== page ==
On Sat, Dec 12, 2020 at 06:00:17PM -0800, Ethan Furman wrote:
Enum is great! Okay, okay, my opinion might be biased. ;)
There is one area where Enum is not great -- for a bunch of unrelated values.
I don't know how to interpret that. Surely *in practice* enums are always going to be related in some sense? I don't expect to create an enum class like this:
class BunchOfRandomStuff(Enum): ANIMAL = 'Mustela nivalis (Least Weasel)' PRIME = 503 EULER_MASCHERONI_CONSTANT = 0.5772156649015329 BEST_PICTURE_1984 = 'Amadeus' DISTANCE_MELBOURNE_SYDNEY = (16040497, "rack mount units")
in any meaningful piece of code, although of course such an eclectic collection is syntactically legal, even if semantically meaningless.
If I did create such an unusual collection of enums, what is the standard Enum lacking that makes it "not great"? It seems to work fine to me.
My proposal, compared/contrasted with Enum:
like Enum, NamedValues will be in collections (a class) that will keep those names from being deleted or rebound to other values
like Enum, NamedValues will have `value` and `name` attributes, and also a `type` attribute
I don't understand this. Are you suggesting that NamedValues will have a `type` attribute **like Enum**, or **in addition** to what Enum provides (value and name)?
I cannot see any sign of a `type` attribute on Enums, but maybe I'm having a Boy Look.
What is the `type` attribute of a NamedValue instance?
[snip a bunch of ways that NamedValues are exactly like Enums]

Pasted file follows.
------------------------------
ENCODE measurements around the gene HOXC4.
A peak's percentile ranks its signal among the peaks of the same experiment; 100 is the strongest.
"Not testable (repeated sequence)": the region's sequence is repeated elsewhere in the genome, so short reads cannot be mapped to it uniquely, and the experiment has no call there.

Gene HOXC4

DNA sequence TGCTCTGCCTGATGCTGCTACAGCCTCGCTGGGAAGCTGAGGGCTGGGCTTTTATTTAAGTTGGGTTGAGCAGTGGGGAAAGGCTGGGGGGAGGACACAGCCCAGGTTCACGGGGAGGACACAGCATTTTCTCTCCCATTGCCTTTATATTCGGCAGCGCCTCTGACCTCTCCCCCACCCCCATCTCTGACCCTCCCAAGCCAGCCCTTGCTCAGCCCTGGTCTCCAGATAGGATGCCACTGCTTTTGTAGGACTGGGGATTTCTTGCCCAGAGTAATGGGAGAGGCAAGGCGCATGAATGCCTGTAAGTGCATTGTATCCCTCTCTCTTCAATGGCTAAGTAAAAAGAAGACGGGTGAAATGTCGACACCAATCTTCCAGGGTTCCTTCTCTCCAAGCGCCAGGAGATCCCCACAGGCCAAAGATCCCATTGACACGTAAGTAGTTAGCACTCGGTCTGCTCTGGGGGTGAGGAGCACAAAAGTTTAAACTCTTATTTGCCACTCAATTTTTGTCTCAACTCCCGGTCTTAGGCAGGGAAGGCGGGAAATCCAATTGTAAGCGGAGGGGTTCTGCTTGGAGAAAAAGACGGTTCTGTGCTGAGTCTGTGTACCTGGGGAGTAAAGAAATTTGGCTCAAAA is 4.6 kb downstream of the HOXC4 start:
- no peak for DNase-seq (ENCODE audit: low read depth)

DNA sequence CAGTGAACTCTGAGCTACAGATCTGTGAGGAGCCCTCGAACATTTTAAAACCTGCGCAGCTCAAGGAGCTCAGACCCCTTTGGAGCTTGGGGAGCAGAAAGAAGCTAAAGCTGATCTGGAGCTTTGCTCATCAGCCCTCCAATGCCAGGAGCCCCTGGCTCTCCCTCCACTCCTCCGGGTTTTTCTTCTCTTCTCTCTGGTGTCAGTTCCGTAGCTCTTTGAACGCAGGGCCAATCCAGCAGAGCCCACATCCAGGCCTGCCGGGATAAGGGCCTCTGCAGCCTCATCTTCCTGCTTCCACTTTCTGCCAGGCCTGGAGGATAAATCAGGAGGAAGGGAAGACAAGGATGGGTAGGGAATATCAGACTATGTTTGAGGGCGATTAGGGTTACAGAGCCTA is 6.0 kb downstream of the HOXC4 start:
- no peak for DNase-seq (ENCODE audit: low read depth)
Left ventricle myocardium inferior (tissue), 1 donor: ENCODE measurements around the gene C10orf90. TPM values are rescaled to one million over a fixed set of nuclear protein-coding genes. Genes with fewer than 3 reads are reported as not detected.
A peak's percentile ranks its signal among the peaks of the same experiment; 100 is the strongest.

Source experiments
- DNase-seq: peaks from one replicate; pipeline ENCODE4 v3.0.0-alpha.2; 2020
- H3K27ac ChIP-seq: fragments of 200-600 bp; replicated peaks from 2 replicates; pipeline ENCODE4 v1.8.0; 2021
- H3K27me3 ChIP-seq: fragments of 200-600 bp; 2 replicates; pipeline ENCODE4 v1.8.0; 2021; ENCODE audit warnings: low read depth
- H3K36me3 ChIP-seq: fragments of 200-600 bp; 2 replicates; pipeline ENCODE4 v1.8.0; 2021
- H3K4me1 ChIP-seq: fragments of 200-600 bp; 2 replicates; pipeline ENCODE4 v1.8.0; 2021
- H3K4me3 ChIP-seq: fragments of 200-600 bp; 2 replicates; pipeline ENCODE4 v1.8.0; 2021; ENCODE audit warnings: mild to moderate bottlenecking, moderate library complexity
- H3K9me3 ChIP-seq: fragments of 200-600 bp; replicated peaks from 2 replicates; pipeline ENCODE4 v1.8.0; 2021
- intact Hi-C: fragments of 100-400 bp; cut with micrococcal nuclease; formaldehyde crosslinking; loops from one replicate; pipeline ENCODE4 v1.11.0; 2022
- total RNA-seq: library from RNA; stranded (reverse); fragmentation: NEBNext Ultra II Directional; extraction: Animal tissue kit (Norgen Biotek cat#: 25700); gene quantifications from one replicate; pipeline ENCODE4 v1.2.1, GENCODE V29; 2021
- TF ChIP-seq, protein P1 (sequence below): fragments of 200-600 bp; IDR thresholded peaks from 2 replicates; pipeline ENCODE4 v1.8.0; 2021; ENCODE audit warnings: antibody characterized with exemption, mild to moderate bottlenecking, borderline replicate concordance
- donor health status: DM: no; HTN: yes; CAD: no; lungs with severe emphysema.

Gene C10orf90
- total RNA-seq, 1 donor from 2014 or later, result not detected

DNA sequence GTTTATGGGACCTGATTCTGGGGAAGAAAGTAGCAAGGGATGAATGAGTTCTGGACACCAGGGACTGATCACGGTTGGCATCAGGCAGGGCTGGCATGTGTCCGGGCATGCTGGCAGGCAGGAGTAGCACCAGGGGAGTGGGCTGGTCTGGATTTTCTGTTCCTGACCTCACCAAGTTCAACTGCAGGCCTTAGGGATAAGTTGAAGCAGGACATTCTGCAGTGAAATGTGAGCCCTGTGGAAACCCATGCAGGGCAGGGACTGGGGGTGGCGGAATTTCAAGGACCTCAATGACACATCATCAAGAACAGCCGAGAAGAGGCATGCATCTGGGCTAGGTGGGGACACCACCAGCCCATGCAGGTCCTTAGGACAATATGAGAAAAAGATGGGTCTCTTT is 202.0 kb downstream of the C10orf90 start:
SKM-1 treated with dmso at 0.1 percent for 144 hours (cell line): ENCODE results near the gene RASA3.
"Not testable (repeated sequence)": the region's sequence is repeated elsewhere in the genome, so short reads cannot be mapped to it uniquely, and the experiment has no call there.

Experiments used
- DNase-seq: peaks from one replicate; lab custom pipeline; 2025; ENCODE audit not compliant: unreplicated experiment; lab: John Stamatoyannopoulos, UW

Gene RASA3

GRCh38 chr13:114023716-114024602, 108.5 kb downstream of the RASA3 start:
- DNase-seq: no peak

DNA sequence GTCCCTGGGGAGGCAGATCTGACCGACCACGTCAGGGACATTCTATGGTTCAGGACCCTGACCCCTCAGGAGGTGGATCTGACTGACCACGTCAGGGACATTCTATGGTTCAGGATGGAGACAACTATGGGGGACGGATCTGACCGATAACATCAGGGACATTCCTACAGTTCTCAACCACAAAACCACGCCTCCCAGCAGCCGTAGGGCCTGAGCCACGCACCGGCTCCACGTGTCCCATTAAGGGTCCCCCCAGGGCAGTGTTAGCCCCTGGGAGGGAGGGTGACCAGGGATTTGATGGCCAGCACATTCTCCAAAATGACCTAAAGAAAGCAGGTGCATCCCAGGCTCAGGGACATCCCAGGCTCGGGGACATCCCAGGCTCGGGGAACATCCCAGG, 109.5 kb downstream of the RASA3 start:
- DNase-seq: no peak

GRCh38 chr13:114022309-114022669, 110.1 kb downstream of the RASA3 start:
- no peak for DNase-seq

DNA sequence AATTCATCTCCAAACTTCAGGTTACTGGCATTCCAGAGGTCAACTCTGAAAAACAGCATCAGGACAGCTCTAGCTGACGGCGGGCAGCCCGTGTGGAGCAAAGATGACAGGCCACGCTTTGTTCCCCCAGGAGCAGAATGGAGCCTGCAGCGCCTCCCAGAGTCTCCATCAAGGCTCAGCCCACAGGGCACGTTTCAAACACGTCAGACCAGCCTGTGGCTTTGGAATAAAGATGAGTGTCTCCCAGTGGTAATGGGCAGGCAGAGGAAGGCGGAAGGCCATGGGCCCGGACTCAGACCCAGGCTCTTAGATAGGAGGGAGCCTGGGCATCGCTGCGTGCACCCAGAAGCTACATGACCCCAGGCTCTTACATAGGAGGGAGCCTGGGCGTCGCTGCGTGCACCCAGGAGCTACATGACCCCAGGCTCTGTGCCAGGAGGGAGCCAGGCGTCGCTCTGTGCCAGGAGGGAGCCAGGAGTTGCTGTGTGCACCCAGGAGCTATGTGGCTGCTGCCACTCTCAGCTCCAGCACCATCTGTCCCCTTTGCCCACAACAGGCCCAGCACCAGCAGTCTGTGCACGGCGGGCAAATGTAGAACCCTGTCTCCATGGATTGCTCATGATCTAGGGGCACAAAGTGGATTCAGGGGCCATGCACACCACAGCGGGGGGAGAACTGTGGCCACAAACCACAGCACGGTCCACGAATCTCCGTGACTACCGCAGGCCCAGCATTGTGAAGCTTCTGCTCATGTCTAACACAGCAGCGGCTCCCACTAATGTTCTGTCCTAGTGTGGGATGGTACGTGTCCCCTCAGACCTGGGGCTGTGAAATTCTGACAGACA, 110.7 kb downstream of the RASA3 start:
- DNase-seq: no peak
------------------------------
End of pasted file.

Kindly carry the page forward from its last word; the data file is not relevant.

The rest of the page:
unlike Enum, duplicates are allowed
Um, do you mean duplicate names? How will that work?
class Stuff(NamedValues): SPAM = 1 SPAM = 2
Stuff.SPAM # what is this???
Enums support duplicate values, and I can't see how duplicate names could work, so I don't get this.
unlike Enum, new values can be added after class definition
Is there a use-case for this?
If there is such a use-case, could we not just given Enums an API for adding new values, rather than invent a whole new Enum-by-another-name?
unlike Enum, a NamedValue can always be used as-is, even if no data type has been mixed in -- in other words, there is no functional difference between MyIntConstants(int, NamedValue) and MyConstants(NamedValue).
Sorry, I don't get that either. How can Enums not be used "as-is"? What does that mean?
Are you suggesting that NamedValue subclasses will automatically insert `int` into their MRO? Otherwise, I don't get how there can be no functional difference between a NamedValue subclass that inherits from int and one that doesn't. Surely you aren't suggesting that this must be meaningful?
class Spam(NamedValue): EGGS = "My hovercraft is full of eels."
Spam.EGGS + 1 # returns what?
Of course I don't think you mean that should actually work, but I cannot think what other interpretation to give your description.
If sre_constants was using a new data type, it should probably be IntEnum instead. But sre_parse is a good candidate for NamedValues:
class K(NamedValues): DIGITS = frozenset("0123456789")
[...snip additional name/value pairs...]
and in use:
>>> K.DIGITS K.DIGITS >>> K.DIGITS.name 'DIGITS' >>> K.DIGITS.value frozenset("0123456789")
Why not just use an Enum?
Sorry Ethan, perhaps I am being slow today, but apart from that "add new members after creation" I fail to see how this is anything but just an Enum. What am I missing?